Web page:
Echi (Christina) Gabbert, from the University of Goettingen in Germany and coordinator of the Lands of the Future network, discusses, in the video below, the way pastoralists are experts at responding to a tough reality, able to improvise and make use of practical knowledge.

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The PASTRES project’s first year!

The PASTRES project has been extremely busy during 2018. This blog presents an overview of activities covered in the recent newsletter. If you haven’t already, do sign up for the bi-annual newsletter, here.

Following our launch event at IDS, Sussex in May, we have recruited three PASTRES PhD students who will be joining us at IDS, Sussex early next year. They will be joined by three more PhD students, also working on pastoralism issues. We have also selected a number of new honorary affiliates who will work closely with the project, contributing to the agenda.

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Negotiating uncertainties on the Tibetan plateau in China

The pastoral areas of the Tibetan plateau in China have been through numerous upheavals over the past decades. From collectivisation to the household responsibility system, to increasing individualization and marketization in recent times. Over the last decade in particular, massive investments have been made in infrastructure development, with roads, rail lines and new towns and cities being built across the plateau.

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Pastoralism under pressure in northern Kenya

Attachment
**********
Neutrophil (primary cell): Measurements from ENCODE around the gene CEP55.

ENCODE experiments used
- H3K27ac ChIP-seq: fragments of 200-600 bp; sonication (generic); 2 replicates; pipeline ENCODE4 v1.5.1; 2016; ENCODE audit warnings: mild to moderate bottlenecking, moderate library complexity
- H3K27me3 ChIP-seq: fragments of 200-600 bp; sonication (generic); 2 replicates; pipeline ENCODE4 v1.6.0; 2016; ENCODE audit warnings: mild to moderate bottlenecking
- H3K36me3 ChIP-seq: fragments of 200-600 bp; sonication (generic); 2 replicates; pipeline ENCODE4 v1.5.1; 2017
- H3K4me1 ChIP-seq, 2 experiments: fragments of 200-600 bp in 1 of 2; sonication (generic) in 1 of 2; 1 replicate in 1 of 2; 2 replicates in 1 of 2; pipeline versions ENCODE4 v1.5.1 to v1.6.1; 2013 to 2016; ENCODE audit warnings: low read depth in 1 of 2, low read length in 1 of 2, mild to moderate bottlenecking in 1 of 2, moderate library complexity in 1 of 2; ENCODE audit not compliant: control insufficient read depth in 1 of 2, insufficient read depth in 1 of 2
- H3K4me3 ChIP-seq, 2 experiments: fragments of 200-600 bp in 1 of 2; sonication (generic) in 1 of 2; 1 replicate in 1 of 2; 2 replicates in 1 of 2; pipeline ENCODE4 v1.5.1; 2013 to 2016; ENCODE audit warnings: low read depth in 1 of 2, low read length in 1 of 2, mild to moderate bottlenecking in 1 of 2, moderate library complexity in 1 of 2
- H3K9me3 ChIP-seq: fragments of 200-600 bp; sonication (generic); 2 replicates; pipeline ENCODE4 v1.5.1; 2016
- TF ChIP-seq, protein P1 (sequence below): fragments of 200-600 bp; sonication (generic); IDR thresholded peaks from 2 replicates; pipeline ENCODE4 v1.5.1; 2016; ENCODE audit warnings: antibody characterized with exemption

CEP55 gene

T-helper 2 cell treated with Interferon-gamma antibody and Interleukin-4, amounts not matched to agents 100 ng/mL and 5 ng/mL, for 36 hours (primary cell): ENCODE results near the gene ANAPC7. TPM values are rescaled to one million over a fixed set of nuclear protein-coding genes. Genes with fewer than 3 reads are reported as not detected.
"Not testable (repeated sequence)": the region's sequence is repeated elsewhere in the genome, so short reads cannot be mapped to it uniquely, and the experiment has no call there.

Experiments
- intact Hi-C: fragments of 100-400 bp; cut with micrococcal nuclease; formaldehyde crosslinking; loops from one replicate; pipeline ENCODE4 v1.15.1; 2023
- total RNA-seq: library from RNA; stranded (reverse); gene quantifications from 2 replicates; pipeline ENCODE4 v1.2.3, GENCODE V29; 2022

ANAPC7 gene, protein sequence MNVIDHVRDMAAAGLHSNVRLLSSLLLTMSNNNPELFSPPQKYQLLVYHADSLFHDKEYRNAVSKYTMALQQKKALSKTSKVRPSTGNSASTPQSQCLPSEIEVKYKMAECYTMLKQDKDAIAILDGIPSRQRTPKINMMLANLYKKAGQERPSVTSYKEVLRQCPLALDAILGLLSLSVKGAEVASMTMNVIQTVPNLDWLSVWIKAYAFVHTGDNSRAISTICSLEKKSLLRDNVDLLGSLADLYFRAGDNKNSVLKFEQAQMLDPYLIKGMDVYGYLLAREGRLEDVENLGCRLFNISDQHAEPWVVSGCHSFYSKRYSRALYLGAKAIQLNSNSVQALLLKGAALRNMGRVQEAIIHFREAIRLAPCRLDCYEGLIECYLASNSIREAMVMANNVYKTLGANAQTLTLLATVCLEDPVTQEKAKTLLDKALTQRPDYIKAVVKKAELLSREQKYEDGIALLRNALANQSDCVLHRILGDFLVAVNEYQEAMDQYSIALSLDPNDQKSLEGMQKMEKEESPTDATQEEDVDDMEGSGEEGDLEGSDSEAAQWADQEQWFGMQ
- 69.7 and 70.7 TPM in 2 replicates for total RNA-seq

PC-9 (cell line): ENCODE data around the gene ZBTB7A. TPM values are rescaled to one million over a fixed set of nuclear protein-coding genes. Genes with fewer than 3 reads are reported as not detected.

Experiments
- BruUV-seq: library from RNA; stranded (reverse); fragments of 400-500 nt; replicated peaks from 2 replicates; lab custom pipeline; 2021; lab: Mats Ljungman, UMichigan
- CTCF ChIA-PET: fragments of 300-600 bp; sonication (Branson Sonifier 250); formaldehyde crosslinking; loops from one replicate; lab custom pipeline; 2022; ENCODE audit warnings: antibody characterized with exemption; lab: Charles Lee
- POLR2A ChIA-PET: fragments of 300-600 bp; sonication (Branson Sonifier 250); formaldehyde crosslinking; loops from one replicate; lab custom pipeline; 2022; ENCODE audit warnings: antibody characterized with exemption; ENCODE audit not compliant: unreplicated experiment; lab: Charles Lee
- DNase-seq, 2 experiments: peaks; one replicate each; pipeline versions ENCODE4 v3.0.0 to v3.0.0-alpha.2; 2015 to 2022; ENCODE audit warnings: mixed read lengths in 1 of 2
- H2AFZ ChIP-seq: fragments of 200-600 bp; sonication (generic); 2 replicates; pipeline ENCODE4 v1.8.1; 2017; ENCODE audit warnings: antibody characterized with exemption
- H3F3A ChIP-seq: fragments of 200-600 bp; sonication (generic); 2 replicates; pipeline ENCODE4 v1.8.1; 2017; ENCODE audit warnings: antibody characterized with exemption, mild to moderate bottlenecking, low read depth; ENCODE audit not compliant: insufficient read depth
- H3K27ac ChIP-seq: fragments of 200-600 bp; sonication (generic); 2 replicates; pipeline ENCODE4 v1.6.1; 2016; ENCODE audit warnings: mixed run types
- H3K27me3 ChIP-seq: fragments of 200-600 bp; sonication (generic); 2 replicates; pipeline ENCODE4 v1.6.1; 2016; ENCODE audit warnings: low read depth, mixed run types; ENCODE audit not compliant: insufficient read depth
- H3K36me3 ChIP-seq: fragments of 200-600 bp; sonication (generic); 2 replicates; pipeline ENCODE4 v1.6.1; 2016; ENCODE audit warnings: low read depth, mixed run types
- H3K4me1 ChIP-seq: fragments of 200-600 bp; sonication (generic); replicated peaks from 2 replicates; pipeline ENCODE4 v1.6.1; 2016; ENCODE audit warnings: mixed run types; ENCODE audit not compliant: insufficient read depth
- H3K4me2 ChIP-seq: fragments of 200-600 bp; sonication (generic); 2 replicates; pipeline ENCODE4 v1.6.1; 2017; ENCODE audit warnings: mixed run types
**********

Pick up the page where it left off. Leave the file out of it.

Pastoralists  in Isiolo county in northern Kenya feel under siege, with their way of life under threat. Isiolo has been the home of the Waso Boran pastoralists for many decades, but attacks from neighbouring Somali herders, encroachments by agriculturalists from Meru, expansion of conservancies and planned road, pipeline and resort city mega-projects are affecting all pastoral livelihoods, creating many new risks and uncertainties. One elder warned us: “We were the majority in our area, but now we are becoming a minority. This means conflict is coming”.

In a scoping visit for the PASTRES fieldwork in Kenya, the PASTRES team talked to many people. Government officials in town, local experts and activists and pastoralists at water points and other meeting places. A number of themes emerged, each of which highlight different dimensions of uncertainty.

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The changing dynamics of Sardinian pastoralism: why an uncertainty lens is important

Most people’s image of Sardinia is based on the picture-postcard scenes of beaches and smart tourist resorts along the coast. But Sardinia also has an important livestock production sector, and pastoralism is central to the wider economy. Sardinia is most famous for its pecorino cheese, made from sheep’s milk. Most of us know the hard grating Pecorino Romano PDO cheese exported globally, but there are multiple other varieties too, and sheep, goat and cow’s milk production for cheese-making and meat offtake are all-important.